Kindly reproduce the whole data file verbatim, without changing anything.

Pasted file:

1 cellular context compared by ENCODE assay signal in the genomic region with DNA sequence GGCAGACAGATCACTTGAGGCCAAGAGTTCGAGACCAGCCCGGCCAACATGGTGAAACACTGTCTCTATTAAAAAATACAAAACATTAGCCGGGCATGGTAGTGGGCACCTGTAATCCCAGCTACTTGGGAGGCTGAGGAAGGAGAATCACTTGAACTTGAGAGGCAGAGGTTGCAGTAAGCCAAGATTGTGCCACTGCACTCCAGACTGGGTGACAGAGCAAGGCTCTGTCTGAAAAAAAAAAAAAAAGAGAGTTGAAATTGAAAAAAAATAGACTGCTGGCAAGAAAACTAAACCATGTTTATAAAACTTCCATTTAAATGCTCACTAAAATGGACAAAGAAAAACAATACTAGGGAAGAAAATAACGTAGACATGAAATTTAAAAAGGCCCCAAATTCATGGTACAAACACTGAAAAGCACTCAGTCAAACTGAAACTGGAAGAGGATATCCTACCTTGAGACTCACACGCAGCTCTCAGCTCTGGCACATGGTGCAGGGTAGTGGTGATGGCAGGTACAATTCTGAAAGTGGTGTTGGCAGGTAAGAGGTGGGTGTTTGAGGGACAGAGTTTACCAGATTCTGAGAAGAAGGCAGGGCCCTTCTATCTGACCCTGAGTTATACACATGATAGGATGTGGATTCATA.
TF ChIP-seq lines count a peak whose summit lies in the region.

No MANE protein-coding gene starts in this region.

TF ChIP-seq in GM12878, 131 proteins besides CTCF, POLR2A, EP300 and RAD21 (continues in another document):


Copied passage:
1 cellular context compared by ENCODE assay signal in the genomic region with DNA sequence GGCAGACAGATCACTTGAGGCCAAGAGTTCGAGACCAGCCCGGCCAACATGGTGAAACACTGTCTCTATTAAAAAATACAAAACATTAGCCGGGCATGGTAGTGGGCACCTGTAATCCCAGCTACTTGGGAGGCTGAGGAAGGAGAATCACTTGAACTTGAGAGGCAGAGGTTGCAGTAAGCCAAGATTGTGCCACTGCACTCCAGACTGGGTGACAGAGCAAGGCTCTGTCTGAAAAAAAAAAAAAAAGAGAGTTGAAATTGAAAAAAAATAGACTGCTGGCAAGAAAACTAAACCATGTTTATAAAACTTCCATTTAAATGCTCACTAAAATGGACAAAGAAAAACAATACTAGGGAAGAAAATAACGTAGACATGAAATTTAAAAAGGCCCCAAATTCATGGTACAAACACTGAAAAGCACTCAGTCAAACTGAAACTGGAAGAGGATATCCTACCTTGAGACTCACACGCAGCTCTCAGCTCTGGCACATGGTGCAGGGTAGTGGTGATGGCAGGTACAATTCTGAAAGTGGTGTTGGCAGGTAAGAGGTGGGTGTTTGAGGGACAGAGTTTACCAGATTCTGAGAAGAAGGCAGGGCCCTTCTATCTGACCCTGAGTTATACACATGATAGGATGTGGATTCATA.
TF ChIP-seq lines count a peak whose summit lies in the region.

No MANE protein-coding gene starts in this region.

TF ChIP-seq in GM12878, 131 proteins besides CTCF, POLR2A, EP300 and RAD21 (continues in another document):